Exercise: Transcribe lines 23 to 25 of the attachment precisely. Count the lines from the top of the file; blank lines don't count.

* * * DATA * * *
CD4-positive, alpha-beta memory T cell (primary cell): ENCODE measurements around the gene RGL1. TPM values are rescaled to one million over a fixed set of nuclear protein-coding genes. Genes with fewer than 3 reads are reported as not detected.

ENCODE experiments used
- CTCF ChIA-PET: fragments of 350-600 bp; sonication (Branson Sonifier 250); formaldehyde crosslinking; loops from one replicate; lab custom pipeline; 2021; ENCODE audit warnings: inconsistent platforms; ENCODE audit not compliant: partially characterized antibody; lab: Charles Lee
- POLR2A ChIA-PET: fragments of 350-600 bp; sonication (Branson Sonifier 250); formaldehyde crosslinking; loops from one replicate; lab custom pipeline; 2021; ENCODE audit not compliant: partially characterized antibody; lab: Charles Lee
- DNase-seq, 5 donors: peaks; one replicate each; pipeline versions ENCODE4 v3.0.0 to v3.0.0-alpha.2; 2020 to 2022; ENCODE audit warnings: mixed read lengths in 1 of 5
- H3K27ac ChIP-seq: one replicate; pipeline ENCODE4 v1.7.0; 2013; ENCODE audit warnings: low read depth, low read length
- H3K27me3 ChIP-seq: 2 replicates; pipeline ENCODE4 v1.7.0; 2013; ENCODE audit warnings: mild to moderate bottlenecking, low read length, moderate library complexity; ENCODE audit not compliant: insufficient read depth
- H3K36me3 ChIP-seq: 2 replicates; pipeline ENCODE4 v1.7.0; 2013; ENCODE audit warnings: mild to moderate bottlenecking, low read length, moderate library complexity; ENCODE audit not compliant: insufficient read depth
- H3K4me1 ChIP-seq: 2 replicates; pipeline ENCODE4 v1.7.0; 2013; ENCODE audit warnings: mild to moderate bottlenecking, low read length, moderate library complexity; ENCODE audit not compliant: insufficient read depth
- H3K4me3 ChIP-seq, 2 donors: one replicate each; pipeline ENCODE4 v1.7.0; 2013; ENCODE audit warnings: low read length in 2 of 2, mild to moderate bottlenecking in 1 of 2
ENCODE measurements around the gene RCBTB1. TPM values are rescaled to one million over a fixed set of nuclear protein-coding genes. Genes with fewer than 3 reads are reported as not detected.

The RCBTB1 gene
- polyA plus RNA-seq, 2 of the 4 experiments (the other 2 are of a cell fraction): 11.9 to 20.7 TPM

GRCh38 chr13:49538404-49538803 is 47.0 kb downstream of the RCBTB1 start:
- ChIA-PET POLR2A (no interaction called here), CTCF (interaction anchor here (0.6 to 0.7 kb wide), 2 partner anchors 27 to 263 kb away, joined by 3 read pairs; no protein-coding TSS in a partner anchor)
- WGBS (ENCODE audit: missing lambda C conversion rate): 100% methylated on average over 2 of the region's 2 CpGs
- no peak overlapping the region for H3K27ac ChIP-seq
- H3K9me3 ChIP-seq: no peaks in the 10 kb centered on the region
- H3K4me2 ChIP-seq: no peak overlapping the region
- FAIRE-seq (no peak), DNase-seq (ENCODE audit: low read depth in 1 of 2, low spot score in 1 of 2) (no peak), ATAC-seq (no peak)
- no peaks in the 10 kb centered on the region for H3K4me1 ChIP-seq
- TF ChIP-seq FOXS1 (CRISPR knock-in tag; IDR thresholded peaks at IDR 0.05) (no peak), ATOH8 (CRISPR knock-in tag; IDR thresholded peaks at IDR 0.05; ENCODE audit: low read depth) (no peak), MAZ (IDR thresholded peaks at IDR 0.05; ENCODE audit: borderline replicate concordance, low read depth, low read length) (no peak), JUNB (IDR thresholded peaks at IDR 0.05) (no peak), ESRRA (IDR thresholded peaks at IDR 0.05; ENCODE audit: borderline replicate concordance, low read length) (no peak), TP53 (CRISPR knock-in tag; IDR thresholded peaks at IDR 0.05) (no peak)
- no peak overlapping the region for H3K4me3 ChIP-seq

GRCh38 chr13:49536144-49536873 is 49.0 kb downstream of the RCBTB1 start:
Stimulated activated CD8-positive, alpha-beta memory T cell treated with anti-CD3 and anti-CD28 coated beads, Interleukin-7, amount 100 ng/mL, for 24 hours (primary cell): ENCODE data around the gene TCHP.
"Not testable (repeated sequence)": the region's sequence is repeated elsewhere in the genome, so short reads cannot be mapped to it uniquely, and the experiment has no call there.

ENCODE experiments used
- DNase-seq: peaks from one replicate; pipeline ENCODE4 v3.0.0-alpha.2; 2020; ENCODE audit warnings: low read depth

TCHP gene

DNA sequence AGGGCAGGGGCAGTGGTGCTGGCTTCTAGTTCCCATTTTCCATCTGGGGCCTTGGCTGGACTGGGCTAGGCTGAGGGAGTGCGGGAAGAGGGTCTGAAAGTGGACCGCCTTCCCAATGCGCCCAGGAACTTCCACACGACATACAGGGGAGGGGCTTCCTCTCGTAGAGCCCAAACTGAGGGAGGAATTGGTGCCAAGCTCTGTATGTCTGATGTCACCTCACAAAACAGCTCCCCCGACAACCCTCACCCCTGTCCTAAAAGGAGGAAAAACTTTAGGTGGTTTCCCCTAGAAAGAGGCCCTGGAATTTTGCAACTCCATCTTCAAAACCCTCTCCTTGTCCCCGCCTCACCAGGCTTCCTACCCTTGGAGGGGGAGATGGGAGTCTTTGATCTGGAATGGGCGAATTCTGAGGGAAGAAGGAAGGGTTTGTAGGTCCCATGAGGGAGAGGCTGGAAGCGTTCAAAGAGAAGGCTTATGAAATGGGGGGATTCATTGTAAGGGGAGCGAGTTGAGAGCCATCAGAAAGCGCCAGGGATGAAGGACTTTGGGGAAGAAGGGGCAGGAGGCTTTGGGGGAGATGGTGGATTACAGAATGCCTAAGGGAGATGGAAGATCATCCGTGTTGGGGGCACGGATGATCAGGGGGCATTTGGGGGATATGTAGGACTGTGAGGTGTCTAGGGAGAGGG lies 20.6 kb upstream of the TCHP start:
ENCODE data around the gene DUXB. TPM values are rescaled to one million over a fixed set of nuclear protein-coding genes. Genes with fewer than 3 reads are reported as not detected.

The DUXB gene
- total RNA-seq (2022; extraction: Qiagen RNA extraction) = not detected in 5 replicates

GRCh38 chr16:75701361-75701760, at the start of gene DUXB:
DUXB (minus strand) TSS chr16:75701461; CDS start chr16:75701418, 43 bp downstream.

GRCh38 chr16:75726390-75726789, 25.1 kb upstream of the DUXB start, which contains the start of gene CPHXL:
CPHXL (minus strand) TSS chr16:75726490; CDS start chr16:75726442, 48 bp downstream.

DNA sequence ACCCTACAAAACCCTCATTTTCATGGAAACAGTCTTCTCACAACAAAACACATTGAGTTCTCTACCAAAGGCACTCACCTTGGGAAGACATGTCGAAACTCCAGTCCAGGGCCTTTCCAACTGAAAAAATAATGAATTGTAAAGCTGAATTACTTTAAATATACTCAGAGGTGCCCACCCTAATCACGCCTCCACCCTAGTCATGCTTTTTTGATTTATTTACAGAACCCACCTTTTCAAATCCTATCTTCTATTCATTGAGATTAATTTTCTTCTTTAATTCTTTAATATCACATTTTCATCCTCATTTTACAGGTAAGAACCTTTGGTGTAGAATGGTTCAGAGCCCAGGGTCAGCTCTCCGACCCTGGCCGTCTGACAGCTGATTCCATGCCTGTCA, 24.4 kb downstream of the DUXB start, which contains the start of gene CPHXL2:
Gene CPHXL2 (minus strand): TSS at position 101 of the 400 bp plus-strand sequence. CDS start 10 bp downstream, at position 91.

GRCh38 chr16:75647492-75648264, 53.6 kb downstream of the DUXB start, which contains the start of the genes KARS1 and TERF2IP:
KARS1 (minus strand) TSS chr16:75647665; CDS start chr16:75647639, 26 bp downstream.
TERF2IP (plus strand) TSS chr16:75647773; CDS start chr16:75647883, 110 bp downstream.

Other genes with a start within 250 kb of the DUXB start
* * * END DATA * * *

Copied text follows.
- no peak overlapping the region for H3K4me3 ChIP-seq

GRCh38 chr13:49536144-49536873 is 49.0 kb downstream of the RCBTB1 start:
Stimulated activated CD8-positive, alpha-beta memory T cell treated with anti-CD3 and anti-CD28 coated beads, Interleukin-7, amount 100 ng/mL, for 24 hours (primary cell): ENCODE data around the gene TCHP.